The Gem occurrence is situated east of Little Spider Peak near the headwaters of Ladner Creek, approximately 1 kilometre southeast of the Pipestem mine (MINFILE 092HNW011). It represents the northernmost showing in the original Gem group of claims, which also encompassed the Golden Cache occurrence (MINFILE 92HNW048).
The area is underlain by grey to black, locally organic-rich, pyritic, slaty argillite intercalated with well-bedded siltstone, all assigned to the Early and Middle Jurassic Ladner Group. A number of northwest- striking bands of medium to very coarse-grained, tuffaceous, fossiliferous wacke also occur within the sequence. The bands vary from 5 to 45 metres thick and are the principal host to gold mineralization at the Pipestem mine.
In the area of the mine, these sedimentary rocks have been intruded by narrow sills and dikes up to 4 metres thick. Several porphyritic felsic sills, similar to those associated with gold occurrences in the Siwash Creek area (MINFILE 092HNW004, 005, 015-017), host thin quartz veins with pyrite.
Development at the Gem occurrence reportedly consisted of three open-cuts that exposed several parallel quartz veins striking 110 degrees and dipping steeply to the north and south. The veins were hosted by slate and were sparingly mineralized with pyrite and arsenopyrite. The principal vein, approximately 1.8 metres wide and dipping 70 degrees to the north, comprised decomposed quartz containing fragments of slate. The fragments had undergone silicification and were described as similarly mineralized with pyrite and arsenopyrite. Mineralization, where heavy, favoured the host slate, particularly along the hangingwall contact. Early reports also describe an altered "acid" sill as occurring along the hangingwall contact. Gold values in the veins were reported to be generally low, although systematic testing had not been carried out.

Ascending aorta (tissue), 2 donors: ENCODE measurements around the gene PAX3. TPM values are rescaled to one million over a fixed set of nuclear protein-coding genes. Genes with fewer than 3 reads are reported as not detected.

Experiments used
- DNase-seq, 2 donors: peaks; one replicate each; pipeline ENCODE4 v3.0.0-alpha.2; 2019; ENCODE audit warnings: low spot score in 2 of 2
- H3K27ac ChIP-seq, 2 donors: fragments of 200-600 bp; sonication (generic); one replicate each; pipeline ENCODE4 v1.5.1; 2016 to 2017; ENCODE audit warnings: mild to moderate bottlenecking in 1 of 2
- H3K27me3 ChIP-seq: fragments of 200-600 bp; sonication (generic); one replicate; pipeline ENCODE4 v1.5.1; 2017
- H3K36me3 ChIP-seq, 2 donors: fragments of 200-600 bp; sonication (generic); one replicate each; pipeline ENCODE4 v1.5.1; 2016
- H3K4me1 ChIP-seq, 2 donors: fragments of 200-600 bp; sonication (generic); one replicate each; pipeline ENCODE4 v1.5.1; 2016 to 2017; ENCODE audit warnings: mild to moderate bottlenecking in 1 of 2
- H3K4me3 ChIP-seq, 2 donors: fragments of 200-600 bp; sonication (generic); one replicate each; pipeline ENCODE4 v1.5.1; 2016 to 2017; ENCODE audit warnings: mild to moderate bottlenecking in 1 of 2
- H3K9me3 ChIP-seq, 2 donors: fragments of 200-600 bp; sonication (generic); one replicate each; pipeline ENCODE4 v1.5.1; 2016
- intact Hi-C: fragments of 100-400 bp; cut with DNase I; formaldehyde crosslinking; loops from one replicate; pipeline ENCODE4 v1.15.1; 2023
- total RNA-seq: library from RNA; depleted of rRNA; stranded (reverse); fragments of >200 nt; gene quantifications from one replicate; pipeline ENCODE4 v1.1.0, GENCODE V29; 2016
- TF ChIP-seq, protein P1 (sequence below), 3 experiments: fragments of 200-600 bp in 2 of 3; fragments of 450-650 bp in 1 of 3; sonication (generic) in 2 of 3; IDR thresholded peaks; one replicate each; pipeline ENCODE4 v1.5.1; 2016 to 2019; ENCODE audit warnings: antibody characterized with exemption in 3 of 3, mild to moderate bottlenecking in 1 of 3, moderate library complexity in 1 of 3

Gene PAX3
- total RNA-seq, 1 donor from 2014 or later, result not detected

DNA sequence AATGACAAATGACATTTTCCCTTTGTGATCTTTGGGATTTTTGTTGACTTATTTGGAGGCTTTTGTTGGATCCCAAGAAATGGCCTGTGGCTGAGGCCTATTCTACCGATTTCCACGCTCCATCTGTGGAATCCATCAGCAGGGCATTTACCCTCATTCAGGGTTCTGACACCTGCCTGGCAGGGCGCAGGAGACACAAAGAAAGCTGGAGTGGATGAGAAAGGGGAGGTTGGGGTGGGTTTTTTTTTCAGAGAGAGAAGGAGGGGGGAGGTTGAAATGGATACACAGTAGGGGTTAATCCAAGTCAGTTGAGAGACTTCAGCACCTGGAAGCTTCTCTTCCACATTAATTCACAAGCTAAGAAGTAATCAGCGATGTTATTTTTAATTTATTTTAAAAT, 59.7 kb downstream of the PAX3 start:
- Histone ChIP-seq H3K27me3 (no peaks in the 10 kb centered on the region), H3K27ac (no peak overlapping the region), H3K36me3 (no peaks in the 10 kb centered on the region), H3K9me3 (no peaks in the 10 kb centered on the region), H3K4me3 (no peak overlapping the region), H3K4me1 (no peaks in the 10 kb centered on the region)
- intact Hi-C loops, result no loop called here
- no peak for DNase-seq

Red, "decomposed" earth overlying the northern cut reportedly contains pannable gold. Similar soil is present at the Murphy occurrence (MINFILE 092HNW037), 1 kilometre to the west. Several old pits and trenches in the immediate area of the Lorraine occurrence (MINFILE 092HNW079) may represent the Gem open-cuts.
In 1982, Carolin Mines completed a program of geological mapping, rock and soil sampling, trenching and 19 surface diamond drill holes, totalling 1721.51 metres, on the area. During 1994 through 1996, Athabaska Gold Resources completed programs of geological mapping and geochemical sampling on the area. In 2012, New Carolin Gold completed airborne magnetic and radiometric surveys, totalling 759 line-kilometres, on the area.